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FICTION: ‘Great Aunt Harriet’
Published in the 2016-2017 edition of Pandora’s Box

My Great Aunt Harriet had managed to drag me to church again.

It used to be fun when I was little. She’d take along some toys and I’d sit quietly, rolling
the tiny wheels of a car along the seat of a pew and joining in as they sang about all things that were bright and beautiful and the city of Jerusalem.

Now it was just boring, the building made cold by the November weeks. I shivered.

I think back to one summer Sunday. I must’ve been about eleven and wore a brown
patterned dress and denim jacket, long socks with white frills at the edges. I sat in this exact same spot, the place I’ve always sat, as my Great Aunt had a discussion with Mrs Gregory.

‘Whose turn was it to arrange flowers this month, Harriet?’ Mrs Gregory had an old,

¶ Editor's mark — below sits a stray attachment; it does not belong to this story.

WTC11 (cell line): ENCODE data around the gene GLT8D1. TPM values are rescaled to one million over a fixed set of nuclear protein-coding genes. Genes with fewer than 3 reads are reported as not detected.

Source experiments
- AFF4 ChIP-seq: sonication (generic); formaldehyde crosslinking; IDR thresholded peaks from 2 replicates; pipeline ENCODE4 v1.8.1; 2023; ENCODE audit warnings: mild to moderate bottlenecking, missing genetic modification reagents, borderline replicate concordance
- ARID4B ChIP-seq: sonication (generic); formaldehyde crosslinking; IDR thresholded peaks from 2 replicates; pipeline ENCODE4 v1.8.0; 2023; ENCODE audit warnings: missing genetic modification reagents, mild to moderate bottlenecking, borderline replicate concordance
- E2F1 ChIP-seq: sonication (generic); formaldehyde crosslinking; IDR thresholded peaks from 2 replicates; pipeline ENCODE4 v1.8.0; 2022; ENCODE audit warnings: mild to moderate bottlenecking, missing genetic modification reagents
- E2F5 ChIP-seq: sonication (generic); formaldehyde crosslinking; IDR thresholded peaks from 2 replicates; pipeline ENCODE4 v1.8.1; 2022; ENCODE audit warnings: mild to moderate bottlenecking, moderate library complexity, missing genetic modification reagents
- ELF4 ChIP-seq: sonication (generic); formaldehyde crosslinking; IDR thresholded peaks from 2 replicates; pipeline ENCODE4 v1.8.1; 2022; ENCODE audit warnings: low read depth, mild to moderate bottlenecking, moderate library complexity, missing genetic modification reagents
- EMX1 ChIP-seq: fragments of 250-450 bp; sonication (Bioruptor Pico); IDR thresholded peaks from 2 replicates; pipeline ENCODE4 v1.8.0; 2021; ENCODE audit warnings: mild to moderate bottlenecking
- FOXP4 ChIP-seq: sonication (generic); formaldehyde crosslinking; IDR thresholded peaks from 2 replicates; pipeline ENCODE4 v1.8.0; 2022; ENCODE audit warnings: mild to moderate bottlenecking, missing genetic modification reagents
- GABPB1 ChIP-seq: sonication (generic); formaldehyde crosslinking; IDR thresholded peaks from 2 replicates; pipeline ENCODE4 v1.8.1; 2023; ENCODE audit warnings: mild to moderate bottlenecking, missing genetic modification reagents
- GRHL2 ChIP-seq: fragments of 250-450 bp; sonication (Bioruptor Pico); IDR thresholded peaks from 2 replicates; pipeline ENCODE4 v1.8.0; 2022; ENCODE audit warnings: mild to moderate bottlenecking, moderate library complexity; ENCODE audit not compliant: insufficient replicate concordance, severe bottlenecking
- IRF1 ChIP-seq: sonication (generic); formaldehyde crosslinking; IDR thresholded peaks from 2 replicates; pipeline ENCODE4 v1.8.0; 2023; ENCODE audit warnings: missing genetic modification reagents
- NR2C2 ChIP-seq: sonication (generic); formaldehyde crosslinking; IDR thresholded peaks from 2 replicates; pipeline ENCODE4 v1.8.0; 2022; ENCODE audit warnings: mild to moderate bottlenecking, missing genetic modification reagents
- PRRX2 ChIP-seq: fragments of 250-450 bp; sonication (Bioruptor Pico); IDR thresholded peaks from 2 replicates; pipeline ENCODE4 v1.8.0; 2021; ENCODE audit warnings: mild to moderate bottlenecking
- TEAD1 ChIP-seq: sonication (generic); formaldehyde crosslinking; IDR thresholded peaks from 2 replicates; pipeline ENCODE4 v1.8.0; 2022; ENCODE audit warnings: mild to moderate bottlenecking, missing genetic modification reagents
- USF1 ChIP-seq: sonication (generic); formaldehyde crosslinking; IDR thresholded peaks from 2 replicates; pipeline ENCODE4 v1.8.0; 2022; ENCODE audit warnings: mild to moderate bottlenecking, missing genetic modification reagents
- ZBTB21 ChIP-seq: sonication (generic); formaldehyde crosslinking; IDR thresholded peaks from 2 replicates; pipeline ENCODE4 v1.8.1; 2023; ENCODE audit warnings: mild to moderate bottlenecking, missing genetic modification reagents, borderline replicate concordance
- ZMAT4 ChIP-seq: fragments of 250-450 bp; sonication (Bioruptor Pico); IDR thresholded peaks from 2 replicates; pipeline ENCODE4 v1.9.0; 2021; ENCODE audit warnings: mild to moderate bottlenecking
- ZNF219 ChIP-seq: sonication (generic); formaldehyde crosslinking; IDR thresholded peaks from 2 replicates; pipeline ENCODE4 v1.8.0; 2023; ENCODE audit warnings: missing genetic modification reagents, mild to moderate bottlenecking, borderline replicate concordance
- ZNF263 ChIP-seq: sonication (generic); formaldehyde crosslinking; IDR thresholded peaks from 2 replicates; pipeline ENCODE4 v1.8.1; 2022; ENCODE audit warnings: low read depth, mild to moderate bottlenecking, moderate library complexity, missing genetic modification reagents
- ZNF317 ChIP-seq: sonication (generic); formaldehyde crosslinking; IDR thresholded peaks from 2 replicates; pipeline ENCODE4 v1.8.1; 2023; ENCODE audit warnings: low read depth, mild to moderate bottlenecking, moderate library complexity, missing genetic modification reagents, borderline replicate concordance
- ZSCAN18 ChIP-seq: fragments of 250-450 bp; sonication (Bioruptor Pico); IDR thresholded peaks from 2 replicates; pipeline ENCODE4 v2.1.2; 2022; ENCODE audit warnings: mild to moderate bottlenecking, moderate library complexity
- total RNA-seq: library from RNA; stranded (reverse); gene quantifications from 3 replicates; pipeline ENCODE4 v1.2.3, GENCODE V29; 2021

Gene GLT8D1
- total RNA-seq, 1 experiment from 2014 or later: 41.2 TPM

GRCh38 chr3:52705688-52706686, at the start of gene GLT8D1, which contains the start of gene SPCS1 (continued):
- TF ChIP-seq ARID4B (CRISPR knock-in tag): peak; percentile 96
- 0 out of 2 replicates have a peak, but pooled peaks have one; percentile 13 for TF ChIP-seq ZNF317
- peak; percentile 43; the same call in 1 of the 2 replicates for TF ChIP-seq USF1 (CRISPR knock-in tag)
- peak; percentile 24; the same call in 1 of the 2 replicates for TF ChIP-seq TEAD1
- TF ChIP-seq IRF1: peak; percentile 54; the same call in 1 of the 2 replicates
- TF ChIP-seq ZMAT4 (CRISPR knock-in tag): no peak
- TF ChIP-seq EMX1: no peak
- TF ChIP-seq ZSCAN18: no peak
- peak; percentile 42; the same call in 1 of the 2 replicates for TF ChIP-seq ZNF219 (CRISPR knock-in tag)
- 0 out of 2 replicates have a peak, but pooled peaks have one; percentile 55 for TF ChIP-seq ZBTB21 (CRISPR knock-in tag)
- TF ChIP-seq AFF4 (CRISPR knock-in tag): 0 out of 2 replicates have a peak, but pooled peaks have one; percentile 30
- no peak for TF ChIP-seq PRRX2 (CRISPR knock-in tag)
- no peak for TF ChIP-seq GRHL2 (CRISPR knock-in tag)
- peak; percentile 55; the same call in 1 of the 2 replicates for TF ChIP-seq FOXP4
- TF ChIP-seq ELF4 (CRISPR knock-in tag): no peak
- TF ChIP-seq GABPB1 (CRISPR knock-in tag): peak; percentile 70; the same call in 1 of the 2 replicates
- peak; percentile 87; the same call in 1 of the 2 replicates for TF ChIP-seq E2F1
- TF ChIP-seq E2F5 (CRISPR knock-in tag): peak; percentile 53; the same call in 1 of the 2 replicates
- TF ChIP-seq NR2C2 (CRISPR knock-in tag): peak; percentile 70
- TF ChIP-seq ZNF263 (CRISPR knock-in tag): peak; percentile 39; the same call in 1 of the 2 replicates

wrinkly face and drew her eyebrows on in dark-brown eyeliner.

My Aunt Harriet cleared her throat. ‘Was it not you?’ Her tone wasn’t inquisitive.

‘I don’t think so.’ Mrs Gregory’s face crumpled; more wrinkles. ‘I believe it was you.’

An argument ensued and they left the church to check the noticeboard at the front gate. I wasn’t surprised when my Great Aunt returned part-way through the service.

‘I was right,’ she whispered to me with a smile. Mrs Gregory was an arse.

The flowers in the window today are larger arrangements, an array of unopened lilies
and large daisies. Mrs Gregory would’ve been impressed. She’s dead now of course, lowered into the depths of the churchyard almost two years ago. She was ninety-four.

Aged sixteen, I got a job at a restaurant up the road and couldn’t come to church
anymore. Aunt Harriet used to drag us all along at Christmas, even her dog, Sammy. But once I’d started university, I didn’t have time for church. Not even at Christmas.

It had been four years since I’d sat in this seat, recited these prayers and sung these
hymns. But she’d managed to drag me back here, one last time.

The organ began to play and we stood as Great Aunt Harriet was carried down the aisle.